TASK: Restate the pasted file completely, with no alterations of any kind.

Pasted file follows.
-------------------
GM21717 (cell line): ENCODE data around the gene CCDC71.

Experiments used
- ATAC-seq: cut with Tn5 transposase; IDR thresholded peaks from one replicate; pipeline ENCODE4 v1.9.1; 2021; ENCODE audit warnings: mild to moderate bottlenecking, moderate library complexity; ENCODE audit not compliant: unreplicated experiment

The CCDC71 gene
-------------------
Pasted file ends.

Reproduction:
GM21717 (cell line): ENCODE data around the gene CCDC71.

Experiments used
- ATAC-seq: cut with Tn5 transposase; IDR thresholded peaks from one replicate; pipeline ENCODE4 v1.9.1; 2021; ENCODE audit warnings: mild to moderate bottlenecking, moderate library complexity; ENCODE audit not compliant: unreplicated experiment

The CCDC71 gene